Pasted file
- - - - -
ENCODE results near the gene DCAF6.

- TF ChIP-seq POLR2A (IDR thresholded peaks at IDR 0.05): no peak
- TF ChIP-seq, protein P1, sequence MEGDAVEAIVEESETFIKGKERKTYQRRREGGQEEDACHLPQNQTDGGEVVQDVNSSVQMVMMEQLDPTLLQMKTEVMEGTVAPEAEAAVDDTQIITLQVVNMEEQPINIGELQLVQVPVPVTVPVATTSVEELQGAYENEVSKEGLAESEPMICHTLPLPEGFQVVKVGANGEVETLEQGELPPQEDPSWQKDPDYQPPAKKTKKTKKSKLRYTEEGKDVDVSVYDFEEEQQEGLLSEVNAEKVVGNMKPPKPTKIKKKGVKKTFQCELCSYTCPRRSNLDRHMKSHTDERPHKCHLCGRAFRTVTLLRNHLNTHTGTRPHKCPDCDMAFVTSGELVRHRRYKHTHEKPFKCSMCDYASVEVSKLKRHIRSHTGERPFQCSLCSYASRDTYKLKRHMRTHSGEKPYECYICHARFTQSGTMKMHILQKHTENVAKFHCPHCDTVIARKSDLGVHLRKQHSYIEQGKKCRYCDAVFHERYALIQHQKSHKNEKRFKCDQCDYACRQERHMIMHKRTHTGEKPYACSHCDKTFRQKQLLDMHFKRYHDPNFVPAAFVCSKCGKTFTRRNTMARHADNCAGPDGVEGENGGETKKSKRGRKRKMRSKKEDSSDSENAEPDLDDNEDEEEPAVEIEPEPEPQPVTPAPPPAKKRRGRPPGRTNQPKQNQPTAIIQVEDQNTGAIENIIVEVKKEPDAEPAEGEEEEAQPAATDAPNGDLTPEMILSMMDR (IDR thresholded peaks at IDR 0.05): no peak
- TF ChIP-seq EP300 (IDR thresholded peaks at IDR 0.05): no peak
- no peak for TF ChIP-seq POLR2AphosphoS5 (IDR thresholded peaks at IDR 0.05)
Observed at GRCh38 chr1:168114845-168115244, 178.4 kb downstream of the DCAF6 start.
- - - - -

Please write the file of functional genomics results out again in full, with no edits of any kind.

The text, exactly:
ENCODE results near the gene DCAF6.

- TF ChIP-seq POLR2A (IDR thresholded peaks at IDR 0.05): no peak
- TF ChIP-seq, protein P1, sequence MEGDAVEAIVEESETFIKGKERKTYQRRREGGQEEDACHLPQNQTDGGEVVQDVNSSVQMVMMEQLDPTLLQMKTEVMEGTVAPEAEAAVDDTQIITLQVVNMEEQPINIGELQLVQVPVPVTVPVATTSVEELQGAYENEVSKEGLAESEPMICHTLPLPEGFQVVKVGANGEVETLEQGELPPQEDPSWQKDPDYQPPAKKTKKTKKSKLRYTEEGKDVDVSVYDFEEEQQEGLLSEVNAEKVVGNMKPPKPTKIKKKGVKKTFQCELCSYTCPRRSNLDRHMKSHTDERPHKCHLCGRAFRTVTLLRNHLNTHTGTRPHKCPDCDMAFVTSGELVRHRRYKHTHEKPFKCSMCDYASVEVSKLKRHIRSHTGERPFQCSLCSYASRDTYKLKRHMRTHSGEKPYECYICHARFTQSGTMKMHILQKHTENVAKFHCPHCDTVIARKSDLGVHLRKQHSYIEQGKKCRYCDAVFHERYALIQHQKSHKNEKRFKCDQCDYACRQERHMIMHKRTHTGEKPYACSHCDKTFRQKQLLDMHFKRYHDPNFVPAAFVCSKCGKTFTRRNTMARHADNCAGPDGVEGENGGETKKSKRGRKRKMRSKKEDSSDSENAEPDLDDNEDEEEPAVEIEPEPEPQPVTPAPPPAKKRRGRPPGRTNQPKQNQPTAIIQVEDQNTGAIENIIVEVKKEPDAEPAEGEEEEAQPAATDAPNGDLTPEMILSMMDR (IDR thresholded peaks at IDR 0.05): no peak
- TF ChIP-seq EP300 (IDR thresholded peaks at IDR 0.05): no peak
- no peak for TF ChIP-seq POLR2AphosphoS5 (IDR thresholded peaks at IDR 0.05)
Observed at GRCh38 chr1:168114845-168115244, 178.4 kb downstream of the DCAF6 start.